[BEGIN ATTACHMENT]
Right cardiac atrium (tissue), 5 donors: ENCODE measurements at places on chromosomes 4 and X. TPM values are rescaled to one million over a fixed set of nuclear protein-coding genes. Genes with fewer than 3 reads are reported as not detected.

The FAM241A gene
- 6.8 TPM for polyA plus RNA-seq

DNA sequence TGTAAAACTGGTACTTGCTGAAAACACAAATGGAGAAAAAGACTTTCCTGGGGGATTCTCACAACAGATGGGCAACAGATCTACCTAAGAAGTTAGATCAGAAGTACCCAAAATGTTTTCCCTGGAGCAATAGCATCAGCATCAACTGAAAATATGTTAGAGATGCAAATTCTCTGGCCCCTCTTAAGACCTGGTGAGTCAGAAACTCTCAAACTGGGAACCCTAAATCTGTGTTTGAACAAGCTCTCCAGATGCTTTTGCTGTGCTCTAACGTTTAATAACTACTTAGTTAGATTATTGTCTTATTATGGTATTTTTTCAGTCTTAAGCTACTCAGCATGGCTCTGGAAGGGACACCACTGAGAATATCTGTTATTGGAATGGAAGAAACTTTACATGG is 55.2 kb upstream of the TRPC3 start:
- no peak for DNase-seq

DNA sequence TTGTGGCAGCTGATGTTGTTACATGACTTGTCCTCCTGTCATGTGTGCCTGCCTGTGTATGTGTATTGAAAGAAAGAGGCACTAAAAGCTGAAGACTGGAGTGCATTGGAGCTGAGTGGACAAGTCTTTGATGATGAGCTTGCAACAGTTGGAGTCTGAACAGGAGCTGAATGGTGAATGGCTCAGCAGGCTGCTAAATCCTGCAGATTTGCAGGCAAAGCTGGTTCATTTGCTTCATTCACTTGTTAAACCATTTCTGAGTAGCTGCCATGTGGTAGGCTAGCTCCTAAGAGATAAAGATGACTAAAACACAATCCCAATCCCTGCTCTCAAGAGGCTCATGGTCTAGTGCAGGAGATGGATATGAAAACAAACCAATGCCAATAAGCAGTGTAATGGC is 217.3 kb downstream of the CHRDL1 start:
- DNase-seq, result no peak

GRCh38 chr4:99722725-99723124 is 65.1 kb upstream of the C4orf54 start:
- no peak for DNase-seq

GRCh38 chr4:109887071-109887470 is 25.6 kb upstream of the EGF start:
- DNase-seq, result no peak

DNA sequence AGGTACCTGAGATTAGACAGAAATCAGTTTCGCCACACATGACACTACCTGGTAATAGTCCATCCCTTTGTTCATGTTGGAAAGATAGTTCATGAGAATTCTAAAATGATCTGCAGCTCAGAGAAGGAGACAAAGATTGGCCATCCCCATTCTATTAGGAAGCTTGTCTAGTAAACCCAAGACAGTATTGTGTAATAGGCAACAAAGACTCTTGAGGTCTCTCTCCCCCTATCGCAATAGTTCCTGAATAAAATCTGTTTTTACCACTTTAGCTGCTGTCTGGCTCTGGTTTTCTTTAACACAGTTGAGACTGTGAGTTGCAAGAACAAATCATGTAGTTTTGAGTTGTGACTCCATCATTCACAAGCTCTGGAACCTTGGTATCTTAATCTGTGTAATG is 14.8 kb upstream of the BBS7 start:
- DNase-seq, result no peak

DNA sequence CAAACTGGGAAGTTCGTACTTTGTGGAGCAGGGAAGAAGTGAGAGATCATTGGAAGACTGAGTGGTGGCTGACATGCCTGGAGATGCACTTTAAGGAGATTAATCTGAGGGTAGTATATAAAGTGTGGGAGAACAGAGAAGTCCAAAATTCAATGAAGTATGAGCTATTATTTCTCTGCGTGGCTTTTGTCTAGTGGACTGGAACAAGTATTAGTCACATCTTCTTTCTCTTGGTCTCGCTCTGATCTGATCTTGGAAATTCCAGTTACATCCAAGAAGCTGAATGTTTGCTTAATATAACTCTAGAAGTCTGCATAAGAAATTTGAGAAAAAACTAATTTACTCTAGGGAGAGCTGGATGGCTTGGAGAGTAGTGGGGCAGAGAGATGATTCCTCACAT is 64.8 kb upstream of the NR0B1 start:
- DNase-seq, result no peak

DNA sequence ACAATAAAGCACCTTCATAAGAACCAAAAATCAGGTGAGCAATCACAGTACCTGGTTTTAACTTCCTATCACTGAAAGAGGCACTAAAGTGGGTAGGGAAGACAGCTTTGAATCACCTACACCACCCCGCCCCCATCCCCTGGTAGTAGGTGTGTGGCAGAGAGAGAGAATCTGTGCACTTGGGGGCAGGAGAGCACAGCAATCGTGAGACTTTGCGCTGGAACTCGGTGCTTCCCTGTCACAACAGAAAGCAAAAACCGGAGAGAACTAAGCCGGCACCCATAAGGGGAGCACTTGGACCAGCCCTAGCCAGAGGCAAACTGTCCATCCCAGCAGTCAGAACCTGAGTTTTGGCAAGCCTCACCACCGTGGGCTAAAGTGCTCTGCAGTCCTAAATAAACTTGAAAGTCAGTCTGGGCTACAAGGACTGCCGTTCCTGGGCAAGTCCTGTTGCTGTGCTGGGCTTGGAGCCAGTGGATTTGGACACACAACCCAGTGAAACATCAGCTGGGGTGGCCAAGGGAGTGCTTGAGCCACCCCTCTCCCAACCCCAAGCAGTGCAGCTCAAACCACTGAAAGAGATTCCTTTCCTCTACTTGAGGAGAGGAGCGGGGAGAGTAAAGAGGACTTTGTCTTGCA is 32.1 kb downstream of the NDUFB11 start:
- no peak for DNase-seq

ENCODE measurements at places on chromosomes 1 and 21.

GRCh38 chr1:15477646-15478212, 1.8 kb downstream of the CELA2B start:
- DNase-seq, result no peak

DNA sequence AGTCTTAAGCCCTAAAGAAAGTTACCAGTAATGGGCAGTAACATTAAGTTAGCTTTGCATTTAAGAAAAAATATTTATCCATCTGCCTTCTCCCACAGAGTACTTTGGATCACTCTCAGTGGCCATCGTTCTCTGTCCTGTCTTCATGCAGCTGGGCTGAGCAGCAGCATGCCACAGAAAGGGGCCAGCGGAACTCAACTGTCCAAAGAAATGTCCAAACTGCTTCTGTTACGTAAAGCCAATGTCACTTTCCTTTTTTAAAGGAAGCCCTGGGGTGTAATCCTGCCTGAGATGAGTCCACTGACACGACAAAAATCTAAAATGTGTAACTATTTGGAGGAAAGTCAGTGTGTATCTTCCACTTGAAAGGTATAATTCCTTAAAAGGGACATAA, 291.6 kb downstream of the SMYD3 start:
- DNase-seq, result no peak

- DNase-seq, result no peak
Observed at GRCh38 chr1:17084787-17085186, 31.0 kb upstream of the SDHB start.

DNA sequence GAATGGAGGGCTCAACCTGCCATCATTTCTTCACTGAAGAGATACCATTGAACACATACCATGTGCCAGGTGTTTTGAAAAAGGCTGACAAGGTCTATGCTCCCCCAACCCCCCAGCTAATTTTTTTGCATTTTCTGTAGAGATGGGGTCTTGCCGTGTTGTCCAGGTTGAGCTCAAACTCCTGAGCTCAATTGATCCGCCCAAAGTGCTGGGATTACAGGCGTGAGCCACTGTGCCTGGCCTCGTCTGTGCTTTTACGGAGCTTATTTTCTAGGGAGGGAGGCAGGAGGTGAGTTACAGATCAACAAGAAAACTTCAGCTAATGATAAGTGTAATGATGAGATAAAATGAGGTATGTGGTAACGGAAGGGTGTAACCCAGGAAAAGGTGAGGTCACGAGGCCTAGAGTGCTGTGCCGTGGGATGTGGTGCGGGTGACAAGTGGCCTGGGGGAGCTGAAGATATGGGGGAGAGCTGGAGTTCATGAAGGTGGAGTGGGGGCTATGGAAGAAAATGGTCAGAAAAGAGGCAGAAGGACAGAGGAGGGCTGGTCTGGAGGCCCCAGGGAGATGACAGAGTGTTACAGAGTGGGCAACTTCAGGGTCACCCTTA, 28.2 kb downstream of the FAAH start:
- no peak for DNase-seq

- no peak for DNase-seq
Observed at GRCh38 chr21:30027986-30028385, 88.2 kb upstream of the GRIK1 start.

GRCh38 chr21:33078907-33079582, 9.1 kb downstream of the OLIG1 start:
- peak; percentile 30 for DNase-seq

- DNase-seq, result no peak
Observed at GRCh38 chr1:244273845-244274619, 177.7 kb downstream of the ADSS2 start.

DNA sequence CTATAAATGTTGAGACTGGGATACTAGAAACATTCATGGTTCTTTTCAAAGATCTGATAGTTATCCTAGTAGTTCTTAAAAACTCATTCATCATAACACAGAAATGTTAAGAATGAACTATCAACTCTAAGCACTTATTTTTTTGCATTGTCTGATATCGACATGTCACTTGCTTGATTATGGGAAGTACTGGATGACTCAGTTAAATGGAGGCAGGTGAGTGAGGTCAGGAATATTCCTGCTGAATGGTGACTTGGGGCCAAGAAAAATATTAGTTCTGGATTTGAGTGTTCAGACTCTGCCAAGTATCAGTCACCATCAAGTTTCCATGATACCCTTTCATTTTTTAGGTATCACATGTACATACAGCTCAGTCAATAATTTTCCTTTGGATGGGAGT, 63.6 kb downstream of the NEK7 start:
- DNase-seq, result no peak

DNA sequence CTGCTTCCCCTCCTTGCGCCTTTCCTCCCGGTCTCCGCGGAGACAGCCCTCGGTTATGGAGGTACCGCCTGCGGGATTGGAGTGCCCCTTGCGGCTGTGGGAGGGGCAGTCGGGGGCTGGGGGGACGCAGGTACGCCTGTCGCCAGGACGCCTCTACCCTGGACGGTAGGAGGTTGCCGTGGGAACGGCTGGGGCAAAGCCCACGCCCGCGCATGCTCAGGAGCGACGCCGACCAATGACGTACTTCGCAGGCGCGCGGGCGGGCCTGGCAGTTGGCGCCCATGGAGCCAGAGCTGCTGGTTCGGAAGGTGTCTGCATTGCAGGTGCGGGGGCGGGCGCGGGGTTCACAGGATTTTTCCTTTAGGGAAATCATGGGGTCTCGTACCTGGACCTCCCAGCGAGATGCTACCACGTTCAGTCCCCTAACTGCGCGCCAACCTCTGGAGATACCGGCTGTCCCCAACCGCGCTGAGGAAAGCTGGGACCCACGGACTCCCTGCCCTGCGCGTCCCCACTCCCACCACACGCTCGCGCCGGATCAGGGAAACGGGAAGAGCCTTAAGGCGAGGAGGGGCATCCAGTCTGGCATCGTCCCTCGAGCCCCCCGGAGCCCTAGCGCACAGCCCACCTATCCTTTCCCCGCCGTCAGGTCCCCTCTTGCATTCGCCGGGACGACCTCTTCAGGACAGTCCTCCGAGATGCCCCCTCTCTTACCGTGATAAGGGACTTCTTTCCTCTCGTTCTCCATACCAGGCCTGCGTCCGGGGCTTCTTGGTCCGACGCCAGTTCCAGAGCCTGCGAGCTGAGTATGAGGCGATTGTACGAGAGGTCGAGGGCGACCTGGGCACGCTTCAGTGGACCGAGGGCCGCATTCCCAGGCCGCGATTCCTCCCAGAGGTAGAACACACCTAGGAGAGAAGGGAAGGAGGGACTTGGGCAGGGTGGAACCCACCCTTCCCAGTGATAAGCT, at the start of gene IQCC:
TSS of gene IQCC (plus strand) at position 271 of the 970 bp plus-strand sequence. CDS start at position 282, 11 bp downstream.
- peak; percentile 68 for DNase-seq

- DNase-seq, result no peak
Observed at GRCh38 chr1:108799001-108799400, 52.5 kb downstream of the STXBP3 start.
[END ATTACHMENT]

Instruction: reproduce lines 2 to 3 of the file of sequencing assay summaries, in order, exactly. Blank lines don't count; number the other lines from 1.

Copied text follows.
The FAM241A gene
- 6.8 TPM for polyA plus RNA-seq